The Deception of “Replacement Theology”        Study No. 245


Replacement theology espouses the idea that the Church has replaced the Jews as the Chosen People, and that God has rejected the Jewish people for all eternity. It uses this logic: Because the Jews rejected Jesus Christ, God has rejected them.  Furthermore, say the proponents of “Replacement Theology,” the suffering of the Jewish people throughout history is their just punishment for allowing Jesus to suffer on the cross. Sadly, this rationale had its sinister beginnings with the Church fathers.


Hieronymus (A.D. 347-420), who trans­lated the Latin Vulgate Bible in the Grotto of the Nativity in Bethlehem, called the Jews “two-legged, thistle-eating don­keys,” and “animals to be slaughtered for hell.”

Athanasius (A.D. 295-373), who ac­cording to Church legend was of “divine ancestry,” taught that the “Jews are worse than the demons” and that it “is allowed to persecute them in cold blood because they have no future, either on earth or in heaven.”

Chrysostom (A.D. 347-407), patriarch of Constantinople, told his followers: “Israel has always been rejected by God because He knew in His providence that they would crucify Jesus.” He taught that the statement in Matthew 27:25, “His blood  be on us, and on our children,” was proof of the Jews’ eternal rejection.

Statues at European cathedrals represent Israel as rejected and humiliated. She is a blind­folded wanderer, with a broken staff and fallen crown

Claiming that Matthew 27:25 is a curse is utterly absurd. The blood of the Messiah cleanses us from sin so it could never be a curse — it is the only way to redemption. Neither the Jews nor the Romans were solely responsible for the death of the Messiah on the cross. He willingly gave his life for the sins of every human being on the face of the earth. He “was delivered for our offenses, and was raised again for our justification” Romans 4:25. He suffered and died because of His passionate love for the human race.  No one took His life from Him. His cry from the cross was, “Father, forgive them; for they  know not what they do,” Luke 23:34.

God’s covenant with Israel is eternal.  “I say then, hath God cast away His people? God forbid.  For I also am an Israelite, of the seed of Abraham, of the tribe of Benjamin,” Romans 11:1. “Replacement Theology” says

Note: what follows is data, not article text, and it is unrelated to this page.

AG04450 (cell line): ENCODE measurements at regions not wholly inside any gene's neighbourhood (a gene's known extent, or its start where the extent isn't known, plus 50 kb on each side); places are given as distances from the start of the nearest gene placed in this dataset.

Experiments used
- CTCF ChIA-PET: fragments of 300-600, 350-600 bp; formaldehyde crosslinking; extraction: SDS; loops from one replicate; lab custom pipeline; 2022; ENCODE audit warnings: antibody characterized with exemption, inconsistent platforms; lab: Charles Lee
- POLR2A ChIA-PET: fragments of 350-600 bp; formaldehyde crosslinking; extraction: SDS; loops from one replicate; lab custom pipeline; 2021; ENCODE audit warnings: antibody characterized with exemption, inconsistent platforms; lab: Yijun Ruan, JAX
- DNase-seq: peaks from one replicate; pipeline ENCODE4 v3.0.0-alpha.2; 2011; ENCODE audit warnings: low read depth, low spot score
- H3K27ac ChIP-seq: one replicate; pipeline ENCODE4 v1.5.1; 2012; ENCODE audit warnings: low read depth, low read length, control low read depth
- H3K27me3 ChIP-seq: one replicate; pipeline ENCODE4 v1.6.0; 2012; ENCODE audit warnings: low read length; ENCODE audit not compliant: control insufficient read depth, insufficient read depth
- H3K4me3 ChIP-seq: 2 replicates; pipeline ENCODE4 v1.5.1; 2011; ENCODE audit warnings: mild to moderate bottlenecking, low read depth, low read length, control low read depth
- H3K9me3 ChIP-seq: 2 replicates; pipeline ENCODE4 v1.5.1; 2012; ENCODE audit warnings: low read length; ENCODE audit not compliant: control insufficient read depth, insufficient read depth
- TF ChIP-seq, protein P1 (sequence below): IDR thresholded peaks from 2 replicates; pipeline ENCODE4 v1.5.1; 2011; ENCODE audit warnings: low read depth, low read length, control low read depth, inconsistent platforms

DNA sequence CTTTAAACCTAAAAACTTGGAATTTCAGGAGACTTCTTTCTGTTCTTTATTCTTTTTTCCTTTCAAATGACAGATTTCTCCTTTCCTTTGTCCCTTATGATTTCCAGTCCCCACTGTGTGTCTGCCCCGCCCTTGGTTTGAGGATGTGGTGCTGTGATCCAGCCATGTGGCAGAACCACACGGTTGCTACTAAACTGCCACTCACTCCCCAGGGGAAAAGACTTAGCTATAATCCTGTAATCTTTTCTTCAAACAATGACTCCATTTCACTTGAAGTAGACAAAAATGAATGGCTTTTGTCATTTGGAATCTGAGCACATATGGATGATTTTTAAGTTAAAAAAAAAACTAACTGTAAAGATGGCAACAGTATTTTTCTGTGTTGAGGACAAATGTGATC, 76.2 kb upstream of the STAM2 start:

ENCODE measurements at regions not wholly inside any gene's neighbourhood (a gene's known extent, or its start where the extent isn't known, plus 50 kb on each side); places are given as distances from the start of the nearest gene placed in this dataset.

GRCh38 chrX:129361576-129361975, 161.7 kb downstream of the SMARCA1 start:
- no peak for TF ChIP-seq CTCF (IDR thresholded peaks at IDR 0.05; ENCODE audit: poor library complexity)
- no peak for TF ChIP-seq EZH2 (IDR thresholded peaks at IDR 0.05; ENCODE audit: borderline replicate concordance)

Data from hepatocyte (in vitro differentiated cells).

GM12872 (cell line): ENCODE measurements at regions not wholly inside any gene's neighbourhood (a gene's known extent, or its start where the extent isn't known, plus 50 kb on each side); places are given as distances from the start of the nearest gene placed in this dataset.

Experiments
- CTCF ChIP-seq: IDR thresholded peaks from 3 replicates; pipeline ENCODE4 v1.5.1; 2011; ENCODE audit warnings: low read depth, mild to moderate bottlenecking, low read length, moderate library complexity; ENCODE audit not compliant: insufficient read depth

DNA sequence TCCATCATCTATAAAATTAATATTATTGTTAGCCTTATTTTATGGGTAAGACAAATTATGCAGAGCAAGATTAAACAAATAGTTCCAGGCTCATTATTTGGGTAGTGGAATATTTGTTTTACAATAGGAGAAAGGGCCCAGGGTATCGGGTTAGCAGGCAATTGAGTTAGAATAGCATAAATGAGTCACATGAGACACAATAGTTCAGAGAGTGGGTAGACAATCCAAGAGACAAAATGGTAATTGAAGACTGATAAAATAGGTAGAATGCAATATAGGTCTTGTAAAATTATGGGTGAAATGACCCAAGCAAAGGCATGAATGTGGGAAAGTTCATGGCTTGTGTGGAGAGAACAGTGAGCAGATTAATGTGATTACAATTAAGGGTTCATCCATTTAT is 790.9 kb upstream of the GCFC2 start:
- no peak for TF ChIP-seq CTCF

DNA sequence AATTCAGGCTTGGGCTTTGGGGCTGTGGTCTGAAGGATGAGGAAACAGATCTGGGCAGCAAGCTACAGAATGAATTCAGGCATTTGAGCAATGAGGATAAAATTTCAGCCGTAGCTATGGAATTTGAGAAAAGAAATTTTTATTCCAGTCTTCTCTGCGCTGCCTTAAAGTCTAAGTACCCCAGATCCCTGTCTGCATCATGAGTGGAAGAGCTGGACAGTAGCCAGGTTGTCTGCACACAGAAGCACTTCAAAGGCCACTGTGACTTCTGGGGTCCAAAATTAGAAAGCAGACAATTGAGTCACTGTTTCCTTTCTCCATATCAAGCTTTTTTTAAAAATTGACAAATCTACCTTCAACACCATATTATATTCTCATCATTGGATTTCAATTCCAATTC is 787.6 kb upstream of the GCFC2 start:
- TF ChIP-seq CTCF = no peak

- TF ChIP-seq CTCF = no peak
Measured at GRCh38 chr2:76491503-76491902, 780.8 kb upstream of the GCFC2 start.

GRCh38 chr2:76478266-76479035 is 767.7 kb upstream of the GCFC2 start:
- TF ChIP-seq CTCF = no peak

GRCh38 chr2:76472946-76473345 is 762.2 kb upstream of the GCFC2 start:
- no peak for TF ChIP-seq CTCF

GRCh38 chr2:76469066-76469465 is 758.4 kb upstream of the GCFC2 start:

this verse refers only to Paul and Messianic Jews, and not to the Jewish people. They overlook the fact that “blindness in part is happened to Israel, until the fullness of the Gentiles be come in,” Romans 11:25. The temporary blind­ness was to allow many in the nations to come to salvation.

“God hath given them [the Jews] the spirit of slumber, eyes that they should not see, and ears that they should not hear unto this day,” Romans 11:8.  Here, we can draw an analogy with the account of creation: “So the Lord God caused a deep sleep to fall upon the man, and he slept; then He took one of his ribs and . . . fash­ioned a woman,” Genesis 2:2l-22.

Metaphorically, Adam represents Israel and Eve the Church. Eve was created out of Adam’s body, just as the Church was born out of Israel’s. Eve did not replace Adam. She was created to complement and coexist with him. God did not kill Adam, he only sedated him long enough for Eve to reach her wholeness. Then Adam was allowed to wake up, and both realized that they were created for each other: “Bone of my bones.”

In Revelation 15, a choir sings the “Song of Moses” and the “Song of the Lamb.” It doesn’t sing the “Song of the Lamb” instead of the “Song of Moses,” but rather both songs are sung in celestial harmony. The heavenly Jerusalem is com­prised of elements of both the Old and New Testaments, both Israel and the Church. One does not replace the other, but rather each complements the other.

Chapters 9, 10, and 11 of Romans make it abundantly clear that God has not forsaken the Jewish people. “For the gifts and the calling of God are without repentance [irrevo­cable],” Romans 11:29.

— by Ludwig Schneider. Reprinted from, Israel Today, PO Box 10010, Jerusalem 95303, ISRAEL, a full-color, monthly maga­zine, $37.50/year.                        Ω